How Yoko Saito Uses a Variety of Fabrics
While Still Achieving That Monochromatic Color Scheme
by Priscilla Knoble (Show 1505)
(All images provided by Priscilla Knoble unless otherwise noted)
Sometimes I think that the concept of “color” is something we take for granted unless it appears in such a way as to stun our senses for a brief moment in time. Perhaps nowhere does this happen more to those who love fabric and color than when we see a quilt that jumps out at us. Sometimes it is the pattern, sometimes it is the texture, although I would venture to say that it is probably most often the colors that the artist used that has us catching our breath.
When it comes to color, the term “monochrome” might be misconstrued as monotonous or boring. I think that this can be true if one uses one flat color over a large space. Think how dull our world would be if nature used only one color/tone/hue! The multitude of greens when looking at a garden, the browns that are woven together in the bark of a tree– all of those slight and subtle differences add great depth and dimension. Painters also achieve beauty and depth when they mix a number of color values. Much like nature and art, achieving magic when we quilt could be as simple as the monochromatic fabrics we choose.
Yoko Saito, a famous quilt designer, artist, teacher and shop owner from Japan, is perhaps best known for her great influence on what we often call Japanese Taupes. While Japanese Taupes come in many soft colors, they are most often used in a fairly monochromatic way. In her book, Yoko Saito’s Japanese Taupe Color Theory – A Study Guide, she explains it in her foreword, “Taupe is not just grey, or ‘tea-colored.’ The world of taupe that I created encompasses not only a variety of colors, but the subtle manipulation of them. Take a hue and add a tint or shade in small degrees from light to dark. Or imagine steeping tea and watching the color becoming deeper and deeper until the flavor is robust. This is the simplicity and complexity of taupe colors.”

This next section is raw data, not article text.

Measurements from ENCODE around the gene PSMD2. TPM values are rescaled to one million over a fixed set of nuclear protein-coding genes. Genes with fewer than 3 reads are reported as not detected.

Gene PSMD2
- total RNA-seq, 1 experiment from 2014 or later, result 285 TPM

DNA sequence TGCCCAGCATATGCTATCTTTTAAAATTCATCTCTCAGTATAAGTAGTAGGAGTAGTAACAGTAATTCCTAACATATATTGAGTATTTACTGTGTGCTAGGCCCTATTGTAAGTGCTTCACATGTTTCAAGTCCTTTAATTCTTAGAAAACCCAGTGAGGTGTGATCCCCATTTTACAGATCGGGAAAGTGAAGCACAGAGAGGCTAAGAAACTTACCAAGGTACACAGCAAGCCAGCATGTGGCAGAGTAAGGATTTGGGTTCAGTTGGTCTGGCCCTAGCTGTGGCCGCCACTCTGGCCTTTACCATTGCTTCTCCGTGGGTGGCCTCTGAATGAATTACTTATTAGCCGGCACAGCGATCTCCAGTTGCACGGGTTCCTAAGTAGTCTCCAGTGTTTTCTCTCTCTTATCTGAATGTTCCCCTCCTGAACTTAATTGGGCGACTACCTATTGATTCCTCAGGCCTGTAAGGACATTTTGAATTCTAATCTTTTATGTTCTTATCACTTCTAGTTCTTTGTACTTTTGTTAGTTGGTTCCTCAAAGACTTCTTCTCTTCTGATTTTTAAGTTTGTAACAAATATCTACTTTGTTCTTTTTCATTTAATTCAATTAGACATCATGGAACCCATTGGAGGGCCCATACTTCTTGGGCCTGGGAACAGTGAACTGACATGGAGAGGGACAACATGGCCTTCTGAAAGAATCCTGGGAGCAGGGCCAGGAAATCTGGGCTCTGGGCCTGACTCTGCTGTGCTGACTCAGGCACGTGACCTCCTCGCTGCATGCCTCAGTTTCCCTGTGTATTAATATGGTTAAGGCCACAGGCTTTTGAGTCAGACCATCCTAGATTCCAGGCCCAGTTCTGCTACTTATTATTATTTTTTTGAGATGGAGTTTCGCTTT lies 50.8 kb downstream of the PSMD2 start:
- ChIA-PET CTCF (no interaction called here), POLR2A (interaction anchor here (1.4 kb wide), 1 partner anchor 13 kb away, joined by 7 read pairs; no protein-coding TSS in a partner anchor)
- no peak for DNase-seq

Ms. Saito is ingenious in her use of monochromatic colors. Often for any background or area of a project that calls for essentially one color, she will use a variety of hues and shades to achieve movement that attracts the eye. She also goes one step further than color and uses a combination of textures by mixing cotton prints and hand-dyed woven fabric. This is demonstrated wonderfully in both of the color collections that she put together, Pearl and Sand.
Yoko Saito Pearl Collection and quilt sample
Yoko Saito Sand Collection and quilt sample
Adding a variety of fabrics with differing hues and shades of a color is an easy way to cause someone to do a double-take when looking at your creation. Why not try this the next time you start a project that has monochromatic areas and see what a difference it might make.
Block 1 Block 2
Practice Exercise: Taupe in your Stash
Collect fabrics you have in your stash in groups of blues, greens, chocolates, or oranges.
See how many fall into the taupe category.
From the groups, build either of the blocks or one's of your choosing.
Click here to download the Quilt Block 1.
Click here to download Quilt Block 2.
Click here for more topics related to The Art of Quilt Design program.